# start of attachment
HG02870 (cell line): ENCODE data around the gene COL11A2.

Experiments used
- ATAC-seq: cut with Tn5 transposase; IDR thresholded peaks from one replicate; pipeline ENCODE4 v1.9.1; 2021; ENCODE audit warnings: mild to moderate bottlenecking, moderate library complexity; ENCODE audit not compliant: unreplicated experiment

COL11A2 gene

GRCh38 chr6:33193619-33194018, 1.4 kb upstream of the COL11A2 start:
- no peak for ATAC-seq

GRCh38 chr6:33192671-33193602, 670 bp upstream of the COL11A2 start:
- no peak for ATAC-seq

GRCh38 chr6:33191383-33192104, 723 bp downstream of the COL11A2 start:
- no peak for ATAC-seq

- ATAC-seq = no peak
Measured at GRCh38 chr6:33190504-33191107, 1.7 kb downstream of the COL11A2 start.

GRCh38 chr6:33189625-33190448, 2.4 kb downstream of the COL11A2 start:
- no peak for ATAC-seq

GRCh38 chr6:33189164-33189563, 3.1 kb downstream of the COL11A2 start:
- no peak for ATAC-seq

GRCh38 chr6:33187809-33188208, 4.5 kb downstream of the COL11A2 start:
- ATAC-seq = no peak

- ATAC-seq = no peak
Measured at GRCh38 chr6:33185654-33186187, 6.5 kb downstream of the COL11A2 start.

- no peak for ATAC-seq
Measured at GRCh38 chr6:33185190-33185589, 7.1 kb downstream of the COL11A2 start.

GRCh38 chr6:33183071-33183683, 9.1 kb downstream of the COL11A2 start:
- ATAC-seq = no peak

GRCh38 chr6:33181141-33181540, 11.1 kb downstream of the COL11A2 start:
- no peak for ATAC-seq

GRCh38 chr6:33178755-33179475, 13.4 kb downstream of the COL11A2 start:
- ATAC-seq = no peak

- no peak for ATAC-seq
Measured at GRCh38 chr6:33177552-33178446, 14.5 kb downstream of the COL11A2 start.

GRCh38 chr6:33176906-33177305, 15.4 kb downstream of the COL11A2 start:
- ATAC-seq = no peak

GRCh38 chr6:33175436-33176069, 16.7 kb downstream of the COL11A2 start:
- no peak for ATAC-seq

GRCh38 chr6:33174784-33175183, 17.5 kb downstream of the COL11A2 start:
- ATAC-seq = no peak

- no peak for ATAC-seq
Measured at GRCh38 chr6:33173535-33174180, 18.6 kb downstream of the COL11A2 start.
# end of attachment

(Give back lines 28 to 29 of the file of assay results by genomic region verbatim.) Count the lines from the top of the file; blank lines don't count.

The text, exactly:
- ATAC-seq = no peak

- no peak for ATAC-seq